Dorothea explained that the gardens were built in or around 1740, originally designed in an Italian Renaissance style – as seen in the long rectangular water pool.
In the early 20th century, the red brick walled gardens were redesigned, the high walls providing shelter and absorbing the summer heat, allowing all kinds of flowers to flourish.
The porch that mesmerized me also has an interesting history – Dorothea explained that the 17th century gateway was removed from Lemanagh Castle on the instruction of Lucius William 0´Brien, 15th Baron of Inchiquin, specifically to be re-erected at Dromoland Castle. “Lucius married Lady Ethel Jane Forster, he named a rose after her, and the rose is still grown here today 100 years later,” says Dorothea smiling proudly.
In 1913 a sundial designed by the same Baron was installed; it resembles a stack of books standing magnificently on a carpet of lush green Irish lawn.
Greenhouses have something special about them and the Dromoland Garden has a sunken greenhouse with decorated pipes. So very vintage, so magical.
You can see bee “boles” (wall cavities to house bee “skeps”, or baskets) that pre-date modern beehives, an original Head Gardener’s house which is now part of the staff quarters, a lovers’ seat to contemplate the gardens.
In fact there are three adjoining walled gardens, connected by archways: the first formal garden, with lawns, sculptures and water features; the second, which houses the bee holes and the lovers’ seat, the vegetable gardens, the Victorian greenhouse, the potting shed and the stone-built former Head Gardener’s home. The third garden has an orchard which has fallen into disuse over the years.
Dorothea read economics and sociology at university, before later studying horticulture, and is very keen to support those with learning disabilities. I watched from afar as she took a group of children around the gardens, and you could see in their faces the joy inspired by contact with nature, and how they appreciated her kindness.
On that crisp, cold morning over hot chocolate and marshmallows in a corner of the gardens, which very conveniently backs onto the Fig Tree Clubhouse restaurant, I asked Dorothea when is the best time to visit the gardens? “Early morning – the aromas, the stillness, the chorus of the birds, the virgin lawns, nature starting another day.”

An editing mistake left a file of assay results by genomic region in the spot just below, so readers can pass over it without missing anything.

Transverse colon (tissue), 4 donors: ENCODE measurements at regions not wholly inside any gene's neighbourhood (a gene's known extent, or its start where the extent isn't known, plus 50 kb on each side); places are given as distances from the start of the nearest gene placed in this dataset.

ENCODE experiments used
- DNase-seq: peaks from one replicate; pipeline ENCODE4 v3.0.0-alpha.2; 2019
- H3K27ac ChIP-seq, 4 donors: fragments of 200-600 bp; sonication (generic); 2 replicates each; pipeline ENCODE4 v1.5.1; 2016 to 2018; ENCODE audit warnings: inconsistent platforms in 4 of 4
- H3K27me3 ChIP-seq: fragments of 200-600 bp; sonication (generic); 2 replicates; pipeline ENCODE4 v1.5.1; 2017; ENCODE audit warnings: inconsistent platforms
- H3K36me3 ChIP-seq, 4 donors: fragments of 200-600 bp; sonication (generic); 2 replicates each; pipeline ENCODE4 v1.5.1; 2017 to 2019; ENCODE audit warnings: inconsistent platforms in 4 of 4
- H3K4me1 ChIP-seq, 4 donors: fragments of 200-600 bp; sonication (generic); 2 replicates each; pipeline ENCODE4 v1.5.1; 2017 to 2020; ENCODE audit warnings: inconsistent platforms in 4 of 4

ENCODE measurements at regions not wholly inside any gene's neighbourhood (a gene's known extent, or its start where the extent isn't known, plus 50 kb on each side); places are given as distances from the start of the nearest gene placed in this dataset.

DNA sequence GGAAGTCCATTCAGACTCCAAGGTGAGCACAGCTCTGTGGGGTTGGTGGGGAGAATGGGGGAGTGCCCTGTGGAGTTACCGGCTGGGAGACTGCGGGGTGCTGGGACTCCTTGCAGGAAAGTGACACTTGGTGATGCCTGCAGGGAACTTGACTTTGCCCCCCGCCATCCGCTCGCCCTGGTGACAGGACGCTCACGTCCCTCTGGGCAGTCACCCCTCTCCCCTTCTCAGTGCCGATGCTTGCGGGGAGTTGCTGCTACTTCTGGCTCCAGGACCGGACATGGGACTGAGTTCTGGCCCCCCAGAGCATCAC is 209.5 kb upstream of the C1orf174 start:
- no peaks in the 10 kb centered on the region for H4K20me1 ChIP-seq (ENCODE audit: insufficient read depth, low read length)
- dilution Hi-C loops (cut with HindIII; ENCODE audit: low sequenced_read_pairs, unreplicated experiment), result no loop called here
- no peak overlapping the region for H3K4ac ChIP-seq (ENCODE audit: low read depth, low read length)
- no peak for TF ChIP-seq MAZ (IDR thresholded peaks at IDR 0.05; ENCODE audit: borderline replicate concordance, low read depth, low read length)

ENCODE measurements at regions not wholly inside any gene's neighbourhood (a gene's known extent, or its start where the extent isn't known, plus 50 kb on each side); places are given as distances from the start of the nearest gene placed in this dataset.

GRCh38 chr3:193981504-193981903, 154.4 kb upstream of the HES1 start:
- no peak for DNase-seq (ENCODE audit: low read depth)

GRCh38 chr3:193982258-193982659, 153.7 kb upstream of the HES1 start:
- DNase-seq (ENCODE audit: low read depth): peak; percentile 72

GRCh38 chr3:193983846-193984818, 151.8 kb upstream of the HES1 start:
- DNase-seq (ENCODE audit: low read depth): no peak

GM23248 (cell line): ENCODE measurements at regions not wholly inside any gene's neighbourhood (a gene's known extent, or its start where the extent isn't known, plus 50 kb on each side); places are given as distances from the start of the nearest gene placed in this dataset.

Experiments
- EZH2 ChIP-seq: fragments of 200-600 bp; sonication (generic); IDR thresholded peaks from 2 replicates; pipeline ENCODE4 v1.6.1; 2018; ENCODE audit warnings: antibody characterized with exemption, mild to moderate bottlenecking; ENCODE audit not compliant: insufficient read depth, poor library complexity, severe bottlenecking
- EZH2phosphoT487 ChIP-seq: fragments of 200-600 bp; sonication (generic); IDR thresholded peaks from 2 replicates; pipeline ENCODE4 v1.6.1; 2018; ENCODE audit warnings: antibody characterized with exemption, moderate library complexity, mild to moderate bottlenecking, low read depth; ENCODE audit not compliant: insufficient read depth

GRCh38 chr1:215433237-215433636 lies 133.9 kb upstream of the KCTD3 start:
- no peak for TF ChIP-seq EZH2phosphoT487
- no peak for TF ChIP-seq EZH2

As we chatted, the head chef David McCann, who has worked here for nearly as long as Dorothea – 20 years – came in to collect the organic home-grown fennel and kale; he had a sea bass dish in mind for that very evening.
A final question for Dorothea: after 30 years in this beautiful garden, what would be your dream for such a very special space?
She replied: “I would love to see the third walled garden, now in disuse, brought back to its former glory – the microclimate of a walled garden is just perfect for orchids. That’s my dream.”
During my stay at the Castle, I took every opportunity to visit the walled gardens I could -even after I checked out of the hotel, I went back for one last peep and one final photograph. Garden photography is very addictive and nature only provides a small window to capture scenes in optimum conditions.
Why? Because nature is magical and a garden will look completely different at various times of the day, when the light changes; every day the flowers, the trees, the walls will provide a new surprise.
These gardens are not manicured; they have true character and style, I suspect this will not be my last visit, with camera in hand, to the exquisite Walled Gardens of Dromoland Castle.